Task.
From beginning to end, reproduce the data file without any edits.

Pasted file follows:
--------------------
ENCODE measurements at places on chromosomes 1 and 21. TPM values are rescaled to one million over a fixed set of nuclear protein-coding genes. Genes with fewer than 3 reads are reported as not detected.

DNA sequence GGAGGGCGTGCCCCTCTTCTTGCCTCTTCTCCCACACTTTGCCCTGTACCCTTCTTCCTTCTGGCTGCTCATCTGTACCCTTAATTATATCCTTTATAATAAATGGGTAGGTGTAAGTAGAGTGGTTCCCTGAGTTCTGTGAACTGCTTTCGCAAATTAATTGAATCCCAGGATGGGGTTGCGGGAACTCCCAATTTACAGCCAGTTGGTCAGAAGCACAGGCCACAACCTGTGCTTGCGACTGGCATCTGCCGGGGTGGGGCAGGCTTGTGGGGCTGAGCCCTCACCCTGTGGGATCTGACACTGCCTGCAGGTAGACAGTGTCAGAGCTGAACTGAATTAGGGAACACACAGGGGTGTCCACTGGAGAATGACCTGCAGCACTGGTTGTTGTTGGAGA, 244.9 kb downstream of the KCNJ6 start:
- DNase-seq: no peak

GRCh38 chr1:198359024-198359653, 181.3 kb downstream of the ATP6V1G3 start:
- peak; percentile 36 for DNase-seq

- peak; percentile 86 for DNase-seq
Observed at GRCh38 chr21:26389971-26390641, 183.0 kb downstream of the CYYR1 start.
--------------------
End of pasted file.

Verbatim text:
ENCODE measurements at places on chromosomes 1 and 21. TPM values are rescaled to one million over a fixed set of nuclear protein-coding genes. Genes with fewer than 3 reads are reported as not detected.

DNA sequence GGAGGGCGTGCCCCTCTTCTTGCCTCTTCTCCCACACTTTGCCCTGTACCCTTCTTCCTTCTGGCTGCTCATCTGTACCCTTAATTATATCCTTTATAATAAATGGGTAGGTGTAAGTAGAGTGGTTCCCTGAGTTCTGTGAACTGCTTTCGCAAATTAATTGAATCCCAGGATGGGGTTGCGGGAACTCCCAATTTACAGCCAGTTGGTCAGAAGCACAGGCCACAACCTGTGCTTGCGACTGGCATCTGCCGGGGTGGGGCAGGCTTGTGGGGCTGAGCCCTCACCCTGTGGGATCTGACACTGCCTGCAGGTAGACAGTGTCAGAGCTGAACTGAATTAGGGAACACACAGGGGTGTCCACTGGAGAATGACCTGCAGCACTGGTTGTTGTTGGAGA, 244.9 kb downstream of the KCNJ6 start:
- DNase-seq: no peak

GRCh38 chr1:198359024-198359653, 181.3 kb downstream of the ATP6V1G3 start:
- peak; percentile 36 for DNase-seq

- peak; percentile 86 for DNase-seq
Observed at GRCh38 chr21:26389971-26390641, 183.0 kb downstream of the CYYR1 start.